Borderline Personality Disorder: 6 Studies of Psychosocial Interventions

Sy Atezaz Saeed, MD, MS; Angela C. Kallis, MD


Curr Psychiatr. 2022;21(2):18-26. 

In This Article


Borderline personality disorder (BPD) is associated with serious impairment in psychosocial functioning.[1] It is characterized by an ongoing pattern of mood instability, cognitive distortions, problems with self-image, and impulsive behavior that often results in problems in relationships. As a result, patients with BPD tend to utilize more mental health services than patients with other personality disorders or major depressive disorder.[2]

Some clinicians believe BPD is difficult to treat. While historically there has been little consensus on the best treatments for this disorder, current options include both pharmacologic and psychological interventions. In Part 1 of this 2-part article, we focused on 6 studies that evaluated biological interventions.[3] Here in Part 2, we focus on findings from 6 recent randomized controlled trials (RCTs) of psychosocial interventions for BPD (Table,[4–9).]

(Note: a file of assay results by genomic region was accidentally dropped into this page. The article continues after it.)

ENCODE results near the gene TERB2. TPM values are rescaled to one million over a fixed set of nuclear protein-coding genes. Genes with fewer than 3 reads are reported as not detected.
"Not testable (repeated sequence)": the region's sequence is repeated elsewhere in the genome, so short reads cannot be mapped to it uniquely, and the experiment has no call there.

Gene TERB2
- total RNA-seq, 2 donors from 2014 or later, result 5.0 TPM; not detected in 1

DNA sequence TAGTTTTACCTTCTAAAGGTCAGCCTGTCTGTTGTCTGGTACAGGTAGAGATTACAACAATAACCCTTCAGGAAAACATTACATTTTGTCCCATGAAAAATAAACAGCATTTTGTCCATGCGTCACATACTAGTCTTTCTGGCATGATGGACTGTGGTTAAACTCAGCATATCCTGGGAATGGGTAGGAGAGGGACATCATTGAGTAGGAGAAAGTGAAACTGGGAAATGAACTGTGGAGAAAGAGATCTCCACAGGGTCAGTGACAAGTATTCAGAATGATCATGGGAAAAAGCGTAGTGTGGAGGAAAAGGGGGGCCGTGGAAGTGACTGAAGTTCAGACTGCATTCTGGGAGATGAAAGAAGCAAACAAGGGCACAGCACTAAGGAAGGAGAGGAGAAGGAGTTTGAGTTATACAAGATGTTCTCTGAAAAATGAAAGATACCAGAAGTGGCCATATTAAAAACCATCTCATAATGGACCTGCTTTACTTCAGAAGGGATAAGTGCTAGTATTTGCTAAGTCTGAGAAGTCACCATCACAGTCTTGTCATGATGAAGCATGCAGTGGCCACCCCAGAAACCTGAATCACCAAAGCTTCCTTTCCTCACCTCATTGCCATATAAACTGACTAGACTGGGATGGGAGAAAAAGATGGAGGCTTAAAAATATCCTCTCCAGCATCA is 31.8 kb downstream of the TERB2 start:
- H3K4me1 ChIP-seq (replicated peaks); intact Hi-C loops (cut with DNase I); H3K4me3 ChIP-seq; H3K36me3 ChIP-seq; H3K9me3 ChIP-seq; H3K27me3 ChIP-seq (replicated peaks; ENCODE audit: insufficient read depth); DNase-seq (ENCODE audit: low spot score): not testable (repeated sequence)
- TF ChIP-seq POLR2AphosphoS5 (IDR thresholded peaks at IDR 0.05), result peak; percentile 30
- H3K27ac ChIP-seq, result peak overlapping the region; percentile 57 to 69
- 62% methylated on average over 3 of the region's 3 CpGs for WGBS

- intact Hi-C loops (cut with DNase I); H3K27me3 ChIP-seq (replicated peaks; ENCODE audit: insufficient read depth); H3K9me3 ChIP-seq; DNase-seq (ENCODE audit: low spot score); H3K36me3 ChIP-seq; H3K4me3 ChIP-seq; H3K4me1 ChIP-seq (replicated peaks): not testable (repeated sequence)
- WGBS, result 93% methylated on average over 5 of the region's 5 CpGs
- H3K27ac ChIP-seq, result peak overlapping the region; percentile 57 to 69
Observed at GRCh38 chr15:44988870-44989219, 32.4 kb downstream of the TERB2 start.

Comments on Medscape are moderated and should be professional in tone and on topic. You must declare any conflicts of interest related to your comments and responses. Please see our Commenting Guide for further information. We reserve the right to remove posts at our sole discretion.